Dominique Strauss-Kahn may face justice for allegedly raping a woman in the United States after all, even though no U.S. law enforcement agency will pursue it. Prosecutors in Lille, where Strauss-Kahn is part of an investigation into a prostitution ring, said on Monday they would open an investigation into a Belgian prostitute's claim Strauss-Kahn raped her in a Washington, D.C. hotel room during a sex party on December 16, 2010.
The accusation came out earlier this month, and prosecutors had to decide whether to take it up as a criminal probe or to dismiss it. Strauss-Kahn has said all along that he was involved in "libertine parties" but that all participants were willing, and he didn't know anybody was a prostitute. The woman didn't file a complaint, BBC reports, but she told Belgian police she had been forced into a sex act against her will. "I didn't scream but I said clearly and loudly that I didn't want to," she reportedly testified. The Associated Press' Greg Keller has some more disturbing detail of the accuser's account, which first came out in the French paper Liberation earlier this month:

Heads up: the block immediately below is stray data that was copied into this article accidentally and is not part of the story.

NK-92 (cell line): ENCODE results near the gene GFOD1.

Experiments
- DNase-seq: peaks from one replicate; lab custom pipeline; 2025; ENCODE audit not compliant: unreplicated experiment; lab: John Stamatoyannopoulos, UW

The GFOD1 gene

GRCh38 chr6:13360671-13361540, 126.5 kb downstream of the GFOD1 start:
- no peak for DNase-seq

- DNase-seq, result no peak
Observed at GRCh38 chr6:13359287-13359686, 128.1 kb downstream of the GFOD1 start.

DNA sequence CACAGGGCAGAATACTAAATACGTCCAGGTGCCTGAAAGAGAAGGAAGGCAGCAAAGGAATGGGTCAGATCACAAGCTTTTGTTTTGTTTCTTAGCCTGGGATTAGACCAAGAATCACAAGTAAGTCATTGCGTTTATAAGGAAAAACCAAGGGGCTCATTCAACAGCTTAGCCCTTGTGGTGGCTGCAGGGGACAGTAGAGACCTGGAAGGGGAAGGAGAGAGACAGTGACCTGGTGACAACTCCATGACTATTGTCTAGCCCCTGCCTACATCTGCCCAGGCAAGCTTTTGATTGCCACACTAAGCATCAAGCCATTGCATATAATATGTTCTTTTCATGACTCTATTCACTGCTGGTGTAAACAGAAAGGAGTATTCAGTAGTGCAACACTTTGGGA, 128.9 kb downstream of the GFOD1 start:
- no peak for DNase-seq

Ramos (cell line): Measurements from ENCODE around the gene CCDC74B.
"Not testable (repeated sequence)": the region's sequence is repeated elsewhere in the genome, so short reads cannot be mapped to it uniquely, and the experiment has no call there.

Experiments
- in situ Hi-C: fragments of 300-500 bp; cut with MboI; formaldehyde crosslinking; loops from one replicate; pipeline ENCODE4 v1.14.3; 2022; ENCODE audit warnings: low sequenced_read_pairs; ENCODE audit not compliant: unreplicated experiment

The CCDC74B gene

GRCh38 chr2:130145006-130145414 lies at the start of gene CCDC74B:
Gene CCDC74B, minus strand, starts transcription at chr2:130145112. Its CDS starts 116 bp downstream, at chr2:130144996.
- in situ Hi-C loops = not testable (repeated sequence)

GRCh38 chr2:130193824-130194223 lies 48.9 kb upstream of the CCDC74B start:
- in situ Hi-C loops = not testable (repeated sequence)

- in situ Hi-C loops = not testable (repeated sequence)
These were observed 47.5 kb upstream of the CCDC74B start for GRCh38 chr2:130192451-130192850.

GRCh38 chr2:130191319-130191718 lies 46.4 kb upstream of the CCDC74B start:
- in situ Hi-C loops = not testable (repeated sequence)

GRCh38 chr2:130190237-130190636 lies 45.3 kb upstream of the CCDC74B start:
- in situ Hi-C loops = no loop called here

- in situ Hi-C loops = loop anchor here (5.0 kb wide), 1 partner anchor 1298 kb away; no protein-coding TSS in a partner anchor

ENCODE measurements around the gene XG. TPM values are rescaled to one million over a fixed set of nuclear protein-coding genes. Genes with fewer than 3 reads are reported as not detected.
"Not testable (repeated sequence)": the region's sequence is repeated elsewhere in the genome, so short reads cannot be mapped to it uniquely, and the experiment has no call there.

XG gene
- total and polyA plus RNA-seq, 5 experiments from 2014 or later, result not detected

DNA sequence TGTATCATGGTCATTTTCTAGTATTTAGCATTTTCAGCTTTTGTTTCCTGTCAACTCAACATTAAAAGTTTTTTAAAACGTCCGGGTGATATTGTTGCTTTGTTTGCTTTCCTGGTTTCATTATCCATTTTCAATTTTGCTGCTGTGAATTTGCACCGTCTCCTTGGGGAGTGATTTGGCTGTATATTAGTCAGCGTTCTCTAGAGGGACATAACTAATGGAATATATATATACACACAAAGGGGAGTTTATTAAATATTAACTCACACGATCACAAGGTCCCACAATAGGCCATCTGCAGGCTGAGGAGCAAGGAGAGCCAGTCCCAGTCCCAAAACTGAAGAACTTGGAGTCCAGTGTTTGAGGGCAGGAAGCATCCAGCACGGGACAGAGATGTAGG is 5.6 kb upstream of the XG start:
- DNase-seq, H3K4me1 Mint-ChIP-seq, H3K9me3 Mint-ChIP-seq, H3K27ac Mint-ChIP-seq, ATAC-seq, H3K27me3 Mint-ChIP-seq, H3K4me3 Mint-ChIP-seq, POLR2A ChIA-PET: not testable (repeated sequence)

Citing leaked transcripts of witness testimony to Belgian police, also involved in the probe, Liberation cited one of the prostitutes as saying that Strauss-Kahn "used force, he held down my hands, he pulled my hair, he hurt me." The woman is quoted as testifying that another man held her hands down while Strauss-Kahn assaulted her.
None of the women have filed a formal complaint against Strauss-Kahn, and the BBC notes that Washington police have no records of any sexual assault or rape allegations at the W hotel on the night in question. But as the AP explains, "French rules allow for an investigation even without a formal complaint." This all comes, of course, more than a year after a New York hotel maid accused Strauss-Kahn of trying to rape her -- charges New York prosecutors eventually dropped when their key witness turned out to be unreliable. Now, we could potentially see Strauss-Kahn convicted in France of raping a woman in the United States capital, with little or no involvement by the Washington police.
This article is from the archive of our partner The Wire.